Quezon also told us that Cuenco had been to see him asking his aid in getting the Assembly to modify the new inheritance tax law so as to exempt bequests for religious and educational purposes. Maximo Kalaw, the Chairman of the Ways & Means Committee had then come to ask him to oppose this change. Quezon is opposed anyway –says the Government is spending a very great deal of money anyway on educational and charitable programs. The papers carry an item of another decision backed by Quezon to insist on the payment of certain taxes by the Church. It is possible he feels restless now over his re-conversion to the Church made when he was so ill in California several years ago. He is, I think, irked both by that and the partial restriction of his mental liberty. If so, the Church had won a Pyrrhic victory in restoring him to its bosom! I remember how at the time of my appointment as Governor General, the question was “why not send a Catholic to a Catholic country?” and the reply was “The Church doesn’t want a Catholic as Governor General –they had one in Governor General Smith, and he was so impartial in his relation to the Church that he leaned over backward!”

On our return to Malacañan, the President and I went to his office and I told him I wished to ask him about three points he had suggested to me as to my future relations out here!

(1) He had said I had better stay on out here for the rest of my life (giving complimentary reasons) –“not of course always in the Government –but as an investor” –I now was asked to become a director of a company about to be launched. He properly replied it would not be suitable “so long as I was at Malacañan”– of course he “had no objection to my making investments here.” (I passed up for the moment the plan I am forming to get out of the government service). Then Quezon asked me what was the second question?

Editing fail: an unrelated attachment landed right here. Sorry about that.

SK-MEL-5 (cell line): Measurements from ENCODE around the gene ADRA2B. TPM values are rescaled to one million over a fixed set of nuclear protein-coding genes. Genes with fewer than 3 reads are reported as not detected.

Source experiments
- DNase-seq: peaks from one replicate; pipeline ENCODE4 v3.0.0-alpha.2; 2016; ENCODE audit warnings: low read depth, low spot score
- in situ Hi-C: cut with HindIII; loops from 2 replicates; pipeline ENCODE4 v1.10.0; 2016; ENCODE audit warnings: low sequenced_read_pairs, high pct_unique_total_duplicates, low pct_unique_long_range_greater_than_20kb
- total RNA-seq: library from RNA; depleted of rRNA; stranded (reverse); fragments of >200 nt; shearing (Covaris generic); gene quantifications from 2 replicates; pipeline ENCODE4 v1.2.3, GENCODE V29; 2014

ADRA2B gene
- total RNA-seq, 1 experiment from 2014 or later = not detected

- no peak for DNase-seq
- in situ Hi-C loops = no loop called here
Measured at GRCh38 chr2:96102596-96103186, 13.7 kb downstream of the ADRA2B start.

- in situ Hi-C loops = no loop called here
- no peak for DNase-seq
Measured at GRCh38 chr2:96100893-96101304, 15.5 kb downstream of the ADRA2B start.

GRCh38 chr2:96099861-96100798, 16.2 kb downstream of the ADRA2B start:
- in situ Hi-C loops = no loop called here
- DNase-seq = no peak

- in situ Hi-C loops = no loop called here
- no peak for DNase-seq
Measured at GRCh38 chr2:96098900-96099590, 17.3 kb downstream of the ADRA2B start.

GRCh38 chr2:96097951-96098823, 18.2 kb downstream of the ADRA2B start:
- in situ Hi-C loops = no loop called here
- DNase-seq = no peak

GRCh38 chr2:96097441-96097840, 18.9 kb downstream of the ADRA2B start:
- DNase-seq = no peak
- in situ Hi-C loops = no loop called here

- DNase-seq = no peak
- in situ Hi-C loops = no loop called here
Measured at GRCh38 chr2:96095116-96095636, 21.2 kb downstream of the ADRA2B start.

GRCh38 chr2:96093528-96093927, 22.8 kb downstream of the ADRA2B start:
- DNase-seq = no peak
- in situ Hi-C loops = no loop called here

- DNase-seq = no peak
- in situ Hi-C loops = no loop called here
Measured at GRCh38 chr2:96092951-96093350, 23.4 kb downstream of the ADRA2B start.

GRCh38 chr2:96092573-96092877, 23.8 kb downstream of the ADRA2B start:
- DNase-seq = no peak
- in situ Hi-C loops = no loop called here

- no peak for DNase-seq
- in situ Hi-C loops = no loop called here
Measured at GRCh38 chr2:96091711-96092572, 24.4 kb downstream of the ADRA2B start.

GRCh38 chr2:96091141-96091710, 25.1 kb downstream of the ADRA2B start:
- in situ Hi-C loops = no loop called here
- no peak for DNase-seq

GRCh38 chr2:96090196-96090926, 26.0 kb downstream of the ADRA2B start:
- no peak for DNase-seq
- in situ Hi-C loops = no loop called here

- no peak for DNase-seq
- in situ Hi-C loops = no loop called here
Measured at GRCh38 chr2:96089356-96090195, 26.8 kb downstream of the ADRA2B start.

(2) I raised again his suggestion that I should collaborate with him in a history of the Governors General since my time. His face lit up with this. I said we should not wait, but “strike while the iron’s hot.” He agreed, and advocated my seeing him three times a week, either while driving around or in Malacañan, adding “I like your company, and I think you like mine.” “The way not to write a biography is to sit down to it, because then one often misses the important points.” My third question.

(3) Was whether he had consulted Secretary Yulo as to Americans taking up Philippine citizenship. He jumped and said: “By Jove, I had forgotten that” and sent for Yulo immediately.

Then he went into the matter of his relations with  Murphy, saying “Murphy is a man who avoids facing a difficult situation –especially with a determined man like myself. If he ever comes back here he will not dare to try to run the government. I would rather have Weldon Jones here –he is clever, wise, and modest. I consulted him about that part of my message to the Assembly denouncing the withholding of the excise taxes in the United States –and he was very helpful.”